Backyard Cottage for the Jetset Life
Maxable spoke with Dan McDunn to get the scoop on one of our latest projects, which was built with a very specific lifestyle in mind. In the interview, Dan explained that our client wanted to not only maximize her backyard lot coverage by replacing an existing building, but also design a small home that she would love to live in herself while traveling more in her golden years. Now she rents out her main house, producing a little cash flow and greatly improving the value of her real estate — a very smart use of her capital.
The full interview can be found below our gallery of the project. Maxable is an ADU advisory organization that helps homeowners navigate the waters of ADU permitting and legislation in California. The full interview was originally published here.
How did the idea first come to your client?
The owner of the house is actually moving into the ADU and renting out the main house which will bring her total housing costs down so that she can travel more.
She’s in her 70s which is a great time in someone’s life to downsize and explore the world. She figured that since she’ll rarely be home she won’t need all of that space of her main home anymore.
I thought this was a brilliant idea and has been my favorite use of an ADU I’ve heard so far! I’ve been in the industry for many years and have heard every reason for building an ADU from housing an elderly family member to using it as a guest house for holidays but this one definitely is a new one I’ve heard.
It just goes to show how versatile an ADU can be. There are really so many uses for one if you decide to invest in adding one to your home.
How did you get connected to your client?
We were building an ADU for her neighbor that lived directly behind our client. It was practically in her backyard. She had stopped by one day to check it out and she was impressed with the work and that’s how we got connected.
I think this may have been how she got the idea of building an ADU in the first place.
We got to talking and planning and just a few months later, her construction began!
Due to the housing crisis that has unfortunately been going on recently, ADU’s have seen a massive increase in popularity.
The ADU market has really begun to materialize based on things that are happening at the state level so I’m expecting to see a lot more of these word of mouth instances in the near future. I see ADUs trending all over the news and social media.
What special requests did your client have and how did you cater to those requests?
With this particular instance, we had an existing space that we had to design into rather than designing our own footprint. She had a somewhat antiquated detached garage on her property and we had to figure out how to fit a one bedroom apartment with the most usable square footage possible into this space.
The designer was able to fit a nice small bathroom, stackable washer and dryer, and a kitchen and living room area that comes together into one open space. Unlike a proper design exercise where we design to the client’s needs, in this case, we had to make the client’s needs fit into the existing building’s footprint.
What were some of the biggest challenges that you had with building this ADU?
The biggest challenge that I face with almost every ADU in California is getting permits. Despite the changing regulatory environment from the state level the municipality still will tie you up for several months.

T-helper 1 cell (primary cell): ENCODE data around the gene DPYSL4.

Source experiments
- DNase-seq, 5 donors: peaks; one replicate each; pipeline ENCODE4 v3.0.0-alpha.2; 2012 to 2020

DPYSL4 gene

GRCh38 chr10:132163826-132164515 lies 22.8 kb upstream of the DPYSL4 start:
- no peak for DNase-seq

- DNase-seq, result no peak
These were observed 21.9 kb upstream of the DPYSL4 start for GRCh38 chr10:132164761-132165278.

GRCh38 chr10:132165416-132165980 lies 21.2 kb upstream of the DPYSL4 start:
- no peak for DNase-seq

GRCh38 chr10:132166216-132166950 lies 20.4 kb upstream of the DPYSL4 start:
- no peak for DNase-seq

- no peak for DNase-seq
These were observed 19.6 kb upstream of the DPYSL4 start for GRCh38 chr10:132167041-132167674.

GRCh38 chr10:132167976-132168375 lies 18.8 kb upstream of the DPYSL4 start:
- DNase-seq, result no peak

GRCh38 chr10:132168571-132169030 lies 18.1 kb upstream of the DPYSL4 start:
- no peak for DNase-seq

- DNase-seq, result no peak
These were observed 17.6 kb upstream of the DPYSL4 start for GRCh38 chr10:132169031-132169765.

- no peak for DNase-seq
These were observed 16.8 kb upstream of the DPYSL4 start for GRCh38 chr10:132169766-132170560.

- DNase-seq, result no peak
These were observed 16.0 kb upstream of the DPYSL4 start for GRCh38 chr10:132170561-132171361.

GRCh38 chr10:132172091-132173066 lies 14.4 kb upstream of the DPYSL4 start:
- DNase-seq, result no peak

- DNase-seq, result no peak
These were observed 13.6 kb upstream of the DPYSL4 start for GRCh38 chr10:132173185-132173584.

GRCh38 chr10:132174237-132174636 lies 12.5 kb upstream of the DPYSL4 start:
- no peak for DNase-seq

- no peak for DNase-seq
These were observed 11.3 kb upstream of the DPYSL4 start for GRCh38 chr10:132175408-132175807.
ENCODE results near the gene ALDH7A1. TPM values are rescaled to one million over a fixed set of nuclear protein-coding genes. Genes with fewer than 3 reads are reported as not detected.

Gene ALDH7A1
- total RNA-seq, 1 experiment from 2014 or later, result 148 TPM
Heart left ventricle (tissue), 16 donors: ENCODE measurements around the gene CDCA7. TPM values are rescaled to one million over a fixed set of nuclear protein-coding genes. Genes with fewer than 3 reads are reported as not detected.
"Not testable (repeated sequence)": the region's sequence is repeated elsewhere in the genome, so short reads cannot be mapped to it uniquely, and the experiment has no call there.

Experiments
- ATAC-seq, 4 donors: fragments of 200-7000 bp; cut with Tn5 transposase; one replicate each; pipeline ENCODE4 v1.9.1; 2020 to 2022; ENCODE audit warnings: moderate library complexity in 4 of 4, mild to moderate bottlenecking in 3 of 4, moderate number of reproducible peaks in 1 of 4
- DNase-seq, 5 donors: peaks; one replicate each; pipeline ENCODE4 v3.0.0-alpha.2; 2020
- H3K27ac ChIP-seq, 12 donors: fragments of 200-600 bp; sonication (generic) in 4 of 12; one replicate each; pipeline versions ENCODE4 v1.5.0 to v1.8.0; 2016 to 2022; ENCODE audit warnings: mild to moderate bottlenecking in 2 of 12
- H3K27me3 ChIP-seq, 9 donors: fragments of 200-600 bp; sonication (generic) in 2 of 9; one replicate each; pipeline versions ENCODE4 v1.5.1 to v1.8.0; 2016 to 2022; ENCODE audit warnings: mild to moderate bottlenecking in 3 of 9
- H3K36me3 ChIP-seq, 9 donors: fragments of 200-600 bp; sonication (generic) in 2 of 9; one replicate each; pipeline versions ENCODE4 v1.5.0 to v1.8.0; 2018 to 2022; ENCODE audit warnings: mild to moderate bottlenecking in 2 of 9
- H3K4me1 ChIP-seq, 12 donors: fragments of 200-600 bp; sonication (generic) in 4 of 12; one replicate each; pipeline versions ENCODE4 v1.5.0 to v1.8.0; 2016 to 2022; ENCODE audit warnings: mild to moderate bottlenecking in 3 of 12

From the construction perspective, we did have to maintain some semblance of the original structure on the property line walls but that was just a minor inconvenience. Overall the construction itself wasn’t complicated.
This is also why it’s so crucial to work with teams that have ADU experience. Otherwise, you might find yourself in an ADU nightmare, like this unfortunate homeowner.
What were your favorite features that you added to this ADU?
I’m personally a big fan of the exterior cladding choice. We chose a really nice western red cedar which is one of my favorite materials to work with.
I also really loved the eaves that make up the front of the front of the building. They’re a little over three feet and provide a bit of shade which is a design element that I really appreciate.
We also used a really nice colored concrete leading up to the front door. For that, we used a simple material that I use for most of the ADUs that I’ve built. It’s inexpensive but is a great durable material that also looks great on most buildings.
What advice do you have for anyone that is thinking about building an ADU?
What I tell most people when they ask that question is to hire professionals from the local market. There’s no doubt that there are great designers and construction crews everywhere but only your local professionals will know how to navigate through the permits and regulations process of the area in the easiest and quickest way.
My company has mostly focused exclusively on the Inner East Bay market and over the years we have really been able to do our research on this area in particular. Most of our projects go very smoothly because of this.
Every city has its own permit processes for these types of projects, so it’s critical to find someone that has experience within your local area.
Lastly, there’s a big difference between whole house remodeling and ADU construction, so look for professionals that specialize in ADUs. You wouldn’t hire a dentist to do heart surgery! The same concept applies here.
There are major differences in the permit process for any project which why it is so critical to hire ADU specialists.
Any closing remarks?
From an investment perspective, an ADU is one of the best ways to deploy capital into your home. An ADU adds square footage, incredible flexibility for your own real estate, and potential for additional income.
Put all of those things together and you have the capacity to turn your property into a great investment.